"It's not fair!" How many times have moms and dads heard this from their children? It's the usual preface to a complaint related to some disciplinary restriction or denial of a request.
It can be both comical and annoying when a child says it. But when an adult says it, there's usually another meaning, which boils down to—things should be done my way, or seen from my viewpoint.
Many things in this life are unfair, far beyond petty, childish claims of injustice. Some people claim to be victims and maintain a victimized persona, even when they've brought trouble upon themselves.
Tens of thousands in the world are true victims of injustice, who often go unheard and unnoticed. Sadly, their cries for help may be silenced by those who insist on their own way.
I also saw other things in this life that were not fair. The fastest runner does not always win the race; the strongest soldier does not always win the battle; wise people don’t always get the food; smart people don’t always get the wealth; educated people don’t always get the praise they deserve. When the time comes, bad things can happen to anyone! You never know when hard times will come. Like fish in a net or birds in a snare, people are often trapped by some disaster that suddenly falls on them. [vss 11-12]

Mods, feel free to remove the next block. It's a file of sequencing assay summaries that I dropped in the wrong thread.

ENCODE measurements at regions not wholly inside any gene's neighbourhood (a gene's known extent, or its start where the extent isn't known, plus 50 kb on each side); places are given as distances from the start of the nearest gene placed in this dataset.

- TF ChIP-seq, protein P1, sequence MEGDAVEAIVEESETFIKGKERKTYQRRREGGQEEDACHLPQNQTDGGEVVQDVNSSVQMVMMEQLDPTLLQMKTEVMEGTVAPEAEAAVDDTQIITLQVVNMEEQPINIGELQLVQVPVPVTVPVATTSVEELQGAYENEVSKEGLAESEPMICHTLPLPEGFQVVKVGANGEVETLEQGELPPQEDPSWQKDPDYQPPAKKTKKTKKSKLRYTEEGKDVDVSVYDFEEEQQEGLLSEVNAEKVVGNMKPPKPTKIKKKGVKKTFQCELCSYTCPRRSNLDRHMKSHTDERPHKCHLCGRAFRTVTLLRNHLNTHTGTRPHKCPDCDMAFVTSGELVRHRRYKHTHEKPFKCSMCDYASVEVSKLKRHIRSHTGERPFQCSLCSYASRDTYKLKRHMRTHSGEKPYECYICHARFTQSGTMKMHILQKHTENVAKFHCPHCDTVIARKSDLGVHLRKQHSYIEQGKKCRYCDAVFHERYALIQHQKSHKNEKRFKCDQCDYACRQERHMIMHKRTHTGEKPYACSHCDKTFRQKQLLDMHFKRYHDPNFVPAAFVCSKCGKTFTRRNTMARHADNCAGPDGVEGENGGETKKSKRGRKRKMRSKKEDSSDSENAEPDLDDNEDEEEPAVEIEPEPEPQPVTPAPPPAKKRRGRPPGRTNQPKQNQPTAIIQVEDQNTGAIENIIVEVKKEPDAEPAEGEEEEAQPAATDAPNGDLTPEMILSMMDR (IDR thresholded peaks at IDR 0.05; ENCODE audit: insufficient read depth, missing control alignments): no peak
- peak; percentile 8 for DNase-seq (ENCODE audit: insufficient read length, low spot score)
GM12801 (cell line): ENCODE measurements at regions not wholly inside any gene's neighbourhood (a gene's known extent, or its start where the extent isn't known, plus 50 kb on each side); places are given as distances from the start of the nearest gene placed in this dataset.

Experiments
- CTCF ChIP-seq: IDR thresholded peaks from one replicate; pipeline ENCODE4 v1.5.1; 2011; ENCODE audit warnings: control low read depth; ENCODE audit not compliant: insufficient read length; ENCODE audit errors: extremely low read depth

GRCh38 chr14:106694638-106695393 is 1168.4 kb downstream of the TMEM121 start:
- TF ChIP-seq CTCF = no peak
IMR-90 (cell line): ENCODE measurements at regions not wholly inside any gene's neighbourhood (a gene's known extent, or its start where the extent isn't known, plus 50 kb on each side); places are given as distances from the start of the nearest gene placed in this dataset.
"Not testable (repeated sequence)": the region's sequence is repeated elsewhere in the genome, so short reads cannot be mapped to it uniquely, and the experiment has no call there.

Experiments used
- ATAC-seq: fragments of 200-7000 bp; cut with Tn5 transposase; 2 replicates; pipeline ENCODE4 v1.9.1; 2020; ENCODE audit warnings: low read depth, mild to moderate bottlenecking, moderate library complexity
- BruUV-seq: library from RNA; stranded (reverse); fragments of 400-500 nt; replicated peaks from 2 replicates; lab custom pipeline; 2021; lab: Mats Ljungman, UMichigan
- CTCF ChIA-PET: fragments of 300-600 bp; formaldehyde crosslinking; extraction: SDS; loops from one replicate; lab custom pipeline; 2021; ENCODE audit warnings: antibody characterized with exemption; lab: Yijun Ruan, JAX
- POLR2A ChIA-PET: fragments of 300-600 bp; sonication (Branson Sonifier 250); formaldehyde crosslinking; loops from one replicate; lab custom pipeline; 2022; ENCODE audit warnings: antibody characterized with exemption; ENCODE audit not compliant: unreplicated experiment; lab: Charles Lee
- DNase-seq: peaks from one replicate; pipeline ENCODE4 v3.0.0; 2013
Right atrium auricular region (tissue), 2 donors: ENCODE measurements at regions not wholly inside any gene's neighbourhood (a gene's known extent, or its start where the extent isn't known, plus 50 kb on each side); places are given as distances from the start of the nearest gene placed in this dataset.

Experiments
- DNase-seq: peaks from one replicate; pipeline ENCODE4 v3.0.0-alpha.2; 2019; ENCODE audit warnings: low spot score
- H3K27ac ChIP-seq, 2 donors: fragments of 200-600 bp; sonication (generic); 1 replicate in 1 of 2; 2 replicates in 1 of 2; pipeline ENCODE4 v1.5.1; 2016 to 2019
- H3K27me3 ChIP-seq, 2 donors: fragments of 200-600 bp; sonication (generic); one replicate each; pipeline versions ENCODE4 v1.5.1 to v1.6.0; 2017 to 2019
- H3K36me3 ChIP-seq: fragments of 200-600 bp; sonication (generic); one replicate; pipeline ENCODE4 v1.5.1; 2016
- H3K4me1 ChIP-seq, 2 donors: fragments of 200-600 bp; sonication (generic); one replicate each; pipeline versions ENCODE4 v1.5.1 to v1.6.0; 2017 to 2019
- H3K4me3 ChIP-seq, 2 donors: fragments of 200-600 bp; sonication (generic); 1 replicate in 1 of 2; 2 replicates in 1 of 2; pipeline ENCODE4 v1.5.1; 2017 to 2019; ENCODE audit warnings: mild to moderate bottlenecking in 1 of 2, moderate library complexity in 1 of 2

I also saw a person doing a wise thing in this life, and it seemed very important to me. There was a small town with a few people in it. A great king fought against that town and put his armies all around it. But there was a wise man in that town. He was poor, but he used his wisdom to save his town. After everything was finished, the people forgot about the poor man. But I still say that wisdom is better than strength. They forgot about the poor man’s wisdom, and the people stopped listening to what he said. But I still believe that wisdom is better. [vss 13-16]
(Ecclesiastes 9:11-18 GW) [Context– Ecclesiastes 9]
Key phrase— Wisdom is better than weapons of war, but one fool can destroy much good.
[bctt tweet="Wisdom is better than weapons of war, but one fool can destroy much good."]
Review the Scriptures above as you answer the following questions
What are some things noted as unfair in these verses?
What are two things than can happen to anybody over time?
What is the injustice done in the story of the wise man and the city?
In the face of injustice, what does King Solomon claim is better? Why?
When injustice exists, someone or some thing is the cause. Inordinate amounts of time and energy are often spent on assigning blame and finding fault.
This blame-game plays out in households and within businesses, but also escalates into national and global scenarios.
By far, more time is spent shouting about injustice than resolving it. Loud-mouthed fools may hold center stage for a time, but wisdom will prevail. The One who is all-wise will see to it.
Make it personal...
Read through the Scripture text again as you consider and answer these questions
When have you seen true injustice? Did you do anything to help resolve it?
How have you handled what appears to be unfairness or an unjust situation in your own life?
Do you seek ways to move beyond what seems unjust or unfair in life?
How do you react when you see injustice? Do you complain about it, or are you moved with compassion to do something about it?